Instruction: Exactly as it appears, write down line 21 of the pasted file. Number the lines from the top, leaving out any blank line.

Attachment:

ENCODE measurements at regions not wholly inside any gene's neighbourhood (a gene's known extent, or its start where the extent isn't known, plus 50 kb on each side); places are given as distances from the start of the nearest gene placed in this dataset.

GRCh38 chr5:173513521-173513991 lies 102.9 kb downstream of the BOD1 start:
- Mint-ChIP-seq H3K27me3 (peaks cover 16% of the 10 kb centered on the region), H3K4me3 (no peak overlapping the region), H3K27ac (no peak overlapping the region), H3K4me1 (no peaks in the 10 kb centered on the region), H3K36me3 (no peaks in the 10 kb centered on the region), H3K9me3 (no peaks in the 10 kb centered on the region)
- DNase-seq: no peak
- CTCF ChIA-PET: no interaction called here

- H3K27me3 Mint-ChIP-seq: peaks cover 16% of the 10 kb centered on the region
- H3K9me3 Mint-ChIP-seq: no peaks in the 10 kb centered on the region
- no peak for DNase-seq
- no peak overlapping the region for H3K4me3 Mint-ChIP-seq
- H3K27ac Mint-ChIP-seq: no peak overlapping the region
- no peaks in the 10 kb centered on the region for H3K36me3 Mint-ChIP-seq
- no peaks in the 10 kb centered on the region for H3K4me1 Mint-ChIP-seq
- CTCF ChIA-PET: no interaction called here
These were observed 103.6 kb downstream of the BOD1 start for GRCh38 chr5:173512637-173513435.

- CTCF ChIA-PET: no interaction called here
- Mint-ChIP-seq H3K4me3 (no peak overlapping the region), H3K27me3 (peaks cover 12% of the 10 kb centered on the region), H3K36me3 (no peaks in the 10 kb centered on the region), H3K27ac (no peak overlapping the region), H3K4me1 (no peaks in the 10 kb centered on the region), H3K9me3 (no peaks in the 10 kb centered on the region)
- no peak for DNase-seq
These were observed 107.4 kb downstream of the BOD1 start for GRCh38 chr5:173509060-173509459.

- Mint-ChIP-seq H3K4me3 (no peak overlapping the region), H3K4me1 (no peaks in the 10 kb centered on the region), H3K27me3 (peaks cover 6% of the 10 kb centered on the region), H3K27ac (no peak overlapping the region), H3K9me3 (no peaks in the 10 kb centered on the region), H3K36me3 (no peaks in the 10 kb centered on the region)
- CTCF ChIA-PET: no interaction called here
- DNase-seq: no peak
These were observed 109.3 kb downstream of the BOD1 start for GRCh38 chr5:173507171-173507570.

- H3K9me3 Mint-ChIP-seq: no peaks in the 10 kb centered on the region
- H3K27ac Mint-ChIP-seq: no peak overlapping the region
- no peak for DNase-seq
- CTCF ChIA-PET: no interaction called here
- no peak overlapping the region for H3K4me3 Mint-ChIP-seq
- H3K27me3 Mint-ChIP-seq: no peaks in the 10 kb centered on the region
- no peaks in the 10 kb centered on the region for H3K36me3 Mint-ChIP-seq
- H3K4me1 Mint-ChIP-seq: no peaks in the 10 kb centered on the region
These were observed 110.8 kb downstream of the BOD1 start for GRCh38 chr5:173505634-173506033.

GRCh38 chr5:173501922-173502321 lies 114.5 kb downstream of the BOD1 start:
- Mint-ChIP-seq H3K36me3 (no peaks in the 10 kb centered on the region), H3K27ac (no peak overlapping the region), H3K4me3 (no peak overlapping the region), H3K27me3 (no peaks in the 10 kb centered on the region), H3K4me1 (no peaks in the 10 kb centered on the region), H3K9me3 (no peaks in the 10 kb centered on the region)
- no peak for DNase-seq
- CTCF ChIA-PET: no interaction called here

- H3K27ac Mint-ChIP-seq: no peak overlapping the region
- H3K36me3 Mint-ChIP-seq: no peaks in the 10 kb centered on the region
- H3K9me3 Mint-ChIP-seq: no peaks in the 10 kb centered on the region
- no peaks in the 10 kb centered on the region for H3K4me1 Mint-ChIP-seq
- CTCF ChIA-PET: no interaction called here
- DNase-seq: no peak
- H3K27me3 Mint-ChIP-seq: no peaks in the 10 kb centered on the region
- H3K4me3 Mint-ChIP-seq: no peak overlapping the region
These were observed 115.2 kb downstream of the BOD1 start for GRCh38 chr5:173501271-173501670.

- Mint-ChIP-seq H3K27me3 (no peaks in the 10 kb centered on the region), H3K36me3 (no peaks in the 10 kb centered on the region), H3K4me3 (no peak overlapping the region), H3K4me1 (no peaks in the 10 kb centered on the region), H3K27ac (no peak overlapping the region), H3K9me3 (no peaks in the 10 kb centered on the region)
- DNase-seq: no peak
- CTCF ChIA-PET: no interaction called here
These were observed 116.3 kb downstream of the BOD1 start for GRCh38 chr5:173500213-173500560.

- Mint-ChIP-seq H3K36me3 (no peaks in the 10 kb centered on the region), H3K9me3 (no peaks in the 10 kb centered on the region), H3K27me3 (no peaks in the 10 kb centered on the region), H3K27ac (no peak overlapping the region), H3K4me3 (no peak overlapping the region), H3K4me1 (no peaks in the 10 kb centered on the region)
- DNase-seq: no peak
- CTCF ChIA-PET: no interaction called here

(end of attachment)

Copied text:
- DNase-seq: no peak